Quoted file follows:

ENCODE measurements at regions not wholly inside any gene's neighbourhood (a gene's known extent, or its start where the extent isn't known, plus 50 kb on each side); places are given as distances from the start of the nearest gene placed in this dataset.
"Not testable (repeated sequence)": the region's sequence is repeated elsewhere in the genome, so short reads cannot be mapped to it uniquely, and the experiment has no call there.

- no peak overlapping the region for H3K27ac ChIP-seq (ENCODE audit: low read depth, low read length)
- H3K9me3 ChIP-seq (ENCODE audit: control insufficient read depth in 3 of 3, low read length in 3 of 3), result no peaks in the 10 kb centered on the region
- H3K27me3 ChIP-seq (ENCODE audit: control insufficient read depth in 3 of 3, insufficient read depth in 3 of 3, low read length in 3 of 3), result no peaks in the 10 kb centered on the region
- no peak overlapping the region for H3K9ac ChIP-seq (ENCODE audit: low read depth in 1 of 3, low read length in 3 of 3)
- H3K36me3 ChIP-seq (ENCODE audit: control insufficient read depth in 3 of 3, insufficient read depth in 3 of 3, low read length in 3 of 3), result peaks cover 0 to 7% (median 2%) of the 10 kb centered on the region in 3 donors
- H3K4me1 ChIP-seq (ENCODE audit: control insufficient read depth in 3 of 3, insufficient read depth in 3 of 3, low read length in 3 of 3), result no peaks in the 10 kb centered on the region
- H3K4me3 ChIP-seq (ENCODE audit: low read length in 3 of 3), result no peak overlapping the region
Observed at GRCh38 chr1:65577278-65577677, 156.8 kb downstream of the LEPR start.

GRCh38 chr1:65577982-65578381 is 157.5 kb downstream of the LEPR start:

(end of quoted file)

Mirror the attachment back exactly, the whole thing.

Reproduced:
ENCODE measurements at regions not wholly inside any gene's neighbourhood (a gene's known extent, or its start where the extent isn't known, plus 50 kb on each side); places are given as distances from the start of the nearest gene placed in this dataset.
"Not testable (repeated sequence)": the region's sequence is repeated elsewhere in the genome, so short reads cannot be mapped to it uniquely, and the experiment has no call there.

- no peak overlapping the region for H3K27ac ChIP-seq (ENCODE audit: low read depth, low read length)
- H3K9me3 ChIP-seq (ENCODE audit: control insufficient read depth in 3 of 3, low read length in 3 of 3), result no peaks in the 10 kb centered on the region
- H3K27me3 ChIP-seq (ENCODE audit: control insufficient read depth in 3 of 3, insufficient read depth in 3 of 3, low read length in 3 of 3), result no peaks in the 10 kb centered on the region
- no peak overlapping the region for H3K9ac ChIP-seq (ENCODE audit: low read depth in 1 of 3, low read length in 3 of 3)
- H3K36me3 ChIP-seq (ENCODE audit: control insufficient read depth in 3 of 3, insufficient read depth in 3 of 3, low read length in 3 of 3), result peaks cover 0 to 7% (median 2%) of the 10 kb centered on the region in 3 donors
- H3K4me1 ChIP-seq (ENCODE audit: control insufficient read depth in 3 of 3, insufficient read depth in 3 of 3, low read length in 3 of 3), result no peaks in the 10 kb centered on the region
- H3K4me3 ChIP-seq (ENCODE audit: low read length in 3 of 3), result no peak overlapping the region
Observed at GRCh38 chr1:65577278-65577677, 156.8 kb downstream of the LEPR start.

GRCh38 chr1:65577982-65578381 is 157.5 kb downstream of the LEPR start: